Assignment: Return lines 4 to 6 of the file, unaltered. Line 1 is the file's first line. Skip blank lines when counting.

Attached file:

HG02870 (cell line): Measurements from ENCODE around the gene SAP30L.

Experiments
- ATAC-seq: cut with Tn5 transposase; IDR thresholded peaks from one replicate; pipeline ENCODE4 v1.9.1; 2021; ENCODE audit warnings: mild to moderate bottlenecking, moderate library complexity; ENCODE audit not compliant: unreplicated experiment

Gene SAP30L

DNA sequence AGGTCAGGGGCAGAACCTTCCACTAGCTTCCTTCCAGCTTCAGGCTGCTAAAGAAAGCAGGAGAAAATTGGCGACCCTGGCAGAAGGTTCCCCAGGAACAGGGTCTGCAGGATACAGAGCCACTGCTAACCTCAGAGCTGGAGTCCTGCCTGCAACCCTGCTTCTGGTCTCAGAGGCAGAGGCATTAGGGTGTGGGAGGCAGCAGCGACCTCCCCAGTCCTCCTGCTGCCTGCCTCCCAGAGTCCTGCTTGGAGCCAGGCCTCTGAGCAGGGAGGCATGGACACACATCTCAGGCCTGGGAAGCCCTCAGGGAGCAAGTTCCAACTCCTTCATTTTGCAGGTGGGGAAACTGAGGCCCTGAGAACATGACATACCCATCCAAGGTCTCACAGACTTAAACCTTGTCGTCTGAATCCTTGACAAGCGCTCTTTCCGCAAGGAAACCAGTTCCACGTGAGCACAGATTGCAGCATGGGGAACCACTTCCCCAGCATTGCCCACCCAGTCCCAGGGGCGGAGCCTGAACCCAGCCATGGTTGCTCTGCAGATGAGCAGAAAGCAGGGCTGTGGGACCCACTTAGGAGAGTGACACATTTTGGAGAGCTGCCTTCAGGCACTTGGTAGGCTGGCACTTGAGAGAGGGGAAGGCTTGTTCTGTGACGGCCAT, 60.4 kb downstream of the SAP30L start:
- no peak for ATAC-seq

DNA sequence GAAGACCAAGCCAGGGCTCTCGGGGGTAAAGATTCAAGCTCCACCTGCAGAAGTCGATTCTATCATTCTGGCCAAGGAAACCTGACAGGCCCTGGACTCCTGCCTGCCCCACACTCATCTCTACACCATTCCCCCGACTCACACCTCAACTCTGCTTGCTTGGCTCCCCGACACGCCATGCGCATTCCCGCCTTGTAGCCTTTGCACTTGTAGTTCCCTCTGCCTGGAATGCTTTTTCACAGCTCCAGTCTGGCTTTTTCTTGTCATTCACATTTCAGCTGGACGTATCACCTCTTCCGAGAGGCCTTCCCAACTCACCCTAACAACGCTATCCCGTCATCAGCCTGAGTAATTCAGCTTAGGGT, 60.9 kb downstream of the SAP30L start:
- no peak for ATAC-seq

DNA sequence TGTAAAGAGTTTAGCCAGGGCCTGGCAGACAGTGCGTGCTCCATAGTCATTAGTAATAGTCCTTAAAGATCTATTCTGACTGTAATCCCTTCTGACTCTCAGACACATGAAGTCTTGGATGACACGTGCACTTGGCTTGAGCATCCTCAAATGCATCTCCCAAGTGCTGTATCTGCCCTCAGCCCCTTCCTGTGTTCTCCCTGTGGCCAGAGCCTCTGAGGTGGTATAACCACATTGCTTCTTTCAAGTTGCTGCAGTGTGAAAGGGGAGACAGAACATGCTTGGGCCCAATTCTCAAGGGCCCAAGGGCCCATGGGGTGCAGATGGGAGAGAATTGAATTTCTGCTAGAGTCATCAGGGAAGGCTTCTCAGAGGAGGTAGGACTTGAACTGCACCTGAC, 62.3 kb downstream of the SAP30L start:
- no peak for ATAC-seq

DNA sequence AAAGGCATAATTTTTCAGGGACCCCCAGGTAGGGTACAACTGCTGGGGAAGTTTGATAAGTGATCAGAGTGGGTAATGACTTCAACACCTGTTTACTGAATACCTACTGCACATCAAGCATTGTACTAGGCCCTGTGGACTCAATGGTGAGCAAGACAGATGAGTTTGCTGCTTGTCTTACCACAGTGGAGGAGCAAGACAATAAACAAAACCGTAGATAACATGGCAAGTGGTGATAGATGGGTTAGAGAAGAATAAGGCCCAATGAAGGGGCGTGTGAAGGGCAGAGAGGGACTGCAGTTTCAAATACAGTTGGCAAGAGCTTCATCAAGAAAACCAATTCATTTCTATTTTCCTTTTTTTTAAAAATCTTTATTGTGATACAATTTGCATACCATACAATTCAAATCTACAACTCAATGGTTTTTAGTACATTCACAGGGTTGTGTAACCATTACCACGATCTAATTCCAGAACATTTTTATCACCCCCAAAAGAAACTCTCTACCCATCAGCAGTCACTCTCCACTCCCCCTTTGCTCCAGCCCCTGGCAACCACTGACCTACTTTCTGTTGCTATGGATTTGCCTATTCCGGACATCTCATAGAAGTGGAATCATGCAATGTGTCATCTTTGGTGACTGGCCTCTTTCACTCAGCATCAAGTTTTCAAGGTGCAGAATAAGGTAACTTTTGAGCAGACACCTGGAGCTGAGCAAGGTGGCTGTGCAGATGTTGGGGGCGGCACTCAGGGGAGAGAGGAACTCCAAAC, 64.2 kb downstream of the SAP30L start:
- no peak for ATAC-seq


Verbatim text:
Gene SAP30L

DNA sequence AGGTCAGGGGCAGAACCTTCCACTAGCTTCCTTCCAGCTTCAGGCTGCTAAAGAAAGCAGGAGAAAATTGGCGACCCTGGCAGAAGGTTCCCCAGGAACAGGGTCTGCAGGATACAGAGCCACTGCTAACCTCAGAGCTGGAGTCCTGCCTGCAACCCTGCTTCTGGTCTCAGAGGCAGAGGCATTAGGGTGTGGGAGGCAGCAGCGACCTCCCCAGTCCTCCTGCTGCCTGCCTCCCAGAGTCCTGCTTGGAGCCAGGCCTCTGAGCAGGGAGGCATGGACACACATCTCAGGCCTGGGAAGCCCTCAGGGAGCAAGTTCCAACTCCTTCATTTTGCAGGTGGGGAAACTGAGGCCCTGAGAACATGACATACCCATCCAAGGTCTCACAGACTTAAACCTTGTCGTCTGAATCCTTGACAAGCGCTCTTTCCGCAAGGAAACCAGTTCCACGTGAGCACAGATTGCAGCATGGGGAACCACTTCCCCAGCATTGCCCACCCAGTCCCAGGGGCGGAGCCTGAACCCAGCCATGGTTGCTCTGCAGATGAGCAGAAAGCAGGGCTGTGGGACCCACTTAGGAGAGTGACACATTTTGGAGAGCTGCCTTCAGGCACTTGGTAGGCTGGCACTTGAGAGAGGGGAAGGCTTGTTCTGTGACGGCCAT, 60.4 kb downstream of the SAP30L start:
- no peak for ATAC-seq